Thursday, July 16, 2015


Walerian Borowczyk, 1975
Starring: Grazyna Dlugolecka, Jerzy Zelnik, Olgierd Łukaszewicz

The young, beautiful Ewa falls in love with one of her parents’ boarders, Lukasz, an anthropologist who is already married. He is attempting to divorce his wife, which is difficult in the current religious climate. After a duel, he is wounded, and she moves in with him to nurse him back to health, at the expense of her social standing. But soon he leaves her behind, pregnant, to attempt a divorce in Rome, and she drowns her newborn baby in despair. One of his acquaintances, a nobleman, helps her pursue Lukasz through Europe. She learns he has married again and returned to Poland, where she follows, sinking further into misery.

Based Stefan Żeromski’s classic novel, Story of Sin marks Borowczyk’s return to Poland and is his only feature-length film made there. Though it does contain some sexual content and nudity, it’s a far cry from his previous two films, Immoral Tales and The Beast, and is closer to art house melodrama than it is to exploitation. A sort of inverse morality play, it does include Borowczyk’s themes of moral hypocrisy and the evils of sexual repression, but it is his loneliest and most somber film to date — and certainly one of his masterpieces. Like a more European, more sexual version of the women-in-moral-peril novels of the 19th century — Tess of the d’Urbervilles, Madame Bovary, The Scarlet Letter, and even Bleak House or Mansfield Park — Borowczyk seems to be judging those around Ewa even though she is the one who suffers relentlessly. 

Ewa becomes a sort of holy figure, a martyr doomed to die not for her transgressions, but for the cruel, uncaring, and immoral behavior of those around her. Not accidentally, The Story of Sin begins with her confession to a priest and follows her through a series of misdeeds. Even though she is a sympathetic figure, she commits crimes and makes terrible decisions on the behalf of a man who seems to love her only briefly and forgets about her when it is convenient. There is something innocent about her even when she sinks to her lowest depths — infanticide, prostitution, and murder — but don’t be fooled into thinking this is a Romeo and Juliet kind of tale. This is not a tale of innocent lovers who are separated by circumstance, but a one of inevitable damnation.

Like so many of Borowczyk’s other films, Ewa suffers from both family/social and church hypocrisy. In odd parallels with Borowczyk’s more famous film made in the same year, The Beast, the female protagonist is expected to uphold the rigid social mores of her family. Her father and stepmother belong to a fading aristocratic family, but are forced to take boarders because they are nearing poverty, a fact they don’t want to accept. Like the bridegroom of The Beast, they are hoping she will make a match above her financial station rather than marrying for love. Though Ewa’s father does seem to feel affection for her, she is ultimately driven out of her home. And, as in The Beast — where the central couple is unable to marry until a baptism occurs and they locate the right cardinal to perform the ceremony — the church is at the root of everyone’s problems.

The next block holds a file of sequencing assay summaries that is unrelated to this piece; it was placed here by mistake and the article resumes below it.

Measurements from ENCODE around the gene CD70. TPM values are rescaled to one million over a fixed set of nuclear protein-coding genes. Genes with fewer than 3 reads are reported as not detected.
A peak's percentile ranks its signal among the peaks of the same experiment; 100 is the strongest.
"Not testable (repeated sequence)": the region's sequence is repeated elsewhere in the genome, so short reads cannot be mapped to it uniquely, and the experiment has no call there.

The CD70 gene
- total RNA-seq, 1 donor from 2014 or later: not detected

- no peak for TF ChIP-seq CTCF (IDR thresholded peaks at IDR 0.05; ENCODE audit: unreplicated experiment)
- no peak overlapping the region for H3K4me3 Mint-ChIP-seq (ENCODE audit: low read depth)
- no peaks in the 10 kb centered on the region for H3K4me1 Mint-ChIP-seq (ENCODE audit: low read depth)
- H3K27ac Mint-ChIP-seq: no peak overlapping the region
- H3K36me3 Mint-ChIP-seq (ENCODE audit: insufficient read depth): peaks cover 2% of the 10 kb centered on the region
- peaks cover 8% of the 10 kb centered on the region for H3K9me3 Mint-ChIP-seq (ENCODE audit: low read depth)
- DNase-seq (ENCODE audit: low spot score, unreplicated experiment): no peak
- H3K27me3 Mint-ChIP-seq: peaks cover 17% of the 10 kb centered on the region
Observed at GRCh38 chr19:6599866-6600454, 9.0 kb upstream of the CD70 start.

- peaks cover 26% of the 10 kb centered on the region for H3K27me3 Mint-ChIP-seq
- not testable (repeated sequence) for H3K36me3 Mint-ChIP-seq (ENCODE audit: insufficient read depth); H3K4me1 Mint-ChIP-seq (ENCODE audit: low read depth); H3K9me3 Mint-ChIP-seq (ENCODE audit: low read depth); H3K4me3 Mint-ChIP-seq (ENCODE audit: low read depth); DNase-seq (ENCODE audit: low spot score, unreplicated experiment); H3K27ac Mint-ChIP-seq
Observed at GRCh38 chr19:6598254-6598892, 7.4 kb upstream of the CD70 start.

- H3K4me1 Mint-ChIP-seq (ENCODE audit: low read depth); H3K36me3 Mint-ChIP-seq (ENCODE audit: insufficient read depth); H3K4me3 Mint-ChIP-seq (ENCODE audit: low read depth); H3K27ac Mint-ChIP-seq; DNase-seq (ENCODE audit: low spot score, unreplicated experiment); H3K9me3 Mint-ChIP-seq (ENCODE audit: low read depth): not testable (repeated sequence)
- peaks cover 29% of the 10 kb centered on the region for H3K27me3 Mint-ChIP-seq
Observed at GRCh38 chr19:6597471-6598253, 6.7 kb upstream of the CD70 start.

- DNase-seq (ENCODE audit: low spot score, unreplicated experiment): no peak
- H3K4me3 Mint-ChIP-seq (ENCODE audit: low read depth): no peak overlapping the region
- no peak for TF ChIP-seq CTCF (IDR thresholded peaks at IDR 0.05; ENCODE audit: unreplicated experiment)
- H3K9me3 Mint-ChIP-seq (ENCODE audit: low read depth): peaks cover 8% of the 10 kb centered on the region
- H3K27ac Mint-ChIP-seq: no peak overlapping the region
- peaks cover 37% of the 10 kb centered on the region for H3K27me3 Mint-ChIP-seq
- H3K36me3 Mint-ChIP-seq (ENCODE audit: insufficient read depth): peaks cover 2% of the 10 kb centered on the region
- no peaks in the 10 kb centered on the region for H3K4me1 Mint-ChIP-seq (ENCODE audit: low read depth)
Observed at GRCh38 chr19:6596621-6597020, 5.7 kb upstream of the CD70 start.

And unlike many of the 19th century novels or ‘70s erotica films, Ewa, played by the heavenly Grazyna Dlugolecka, is not a temptress or a woman who suffers from a personality flaw like pride or arrogance. Though she falls prey to passion, she is also pursued by the film’s many male characters, some of whom clearly intend violence. This sense of claustrophobia is enhanced by Ewa’s fundamental loneliness and isolation, which continues throughout the film and is not alleviated by Lukasz, with the exception of one time he interrupts a creepy landlord trying to impose himself on her. 

Though this is not one of Borowczyk’s erotic films, it has some of the most beautiful sex scenes of his career, and in ‘70s cinema in general. The director’s reliance on objects — such as a letter, a corset hanging on a bed frame, and a bouquet of flowers — only serves to enhance the occasional erotic moments and imparts a sense of longing, fantasy, and reverie. The scene of Ewa naked and alone in bed, covered in rose petals, is one of the film’s most melancholic and poetic. The most tragic scenes are, importantly, also sexual. When Ewa and Lukasz hole up in their room and passionately make love, it is clear that he does have feelings for her, maybe even love, but he soon abandons her, while her more tenacious love never fades... to her ruin.

The Story of Sin comes with the highest possible recommendation and is one of Borowczyk’s masterpieces. You can find it on a region 2 DVD, but rumors have been flying around that Arrow will release this soon as part of their ongoing Borowczyk series and I’m hoping this will be the case. If you’re skeptical of Borowczyk’s use of sexually explicit material and you long for something akin to Goto, the Island of Love or Blanche, The Story of Sin is in a similar vein, but is in every way a superior film to his first two tragic melodramas.

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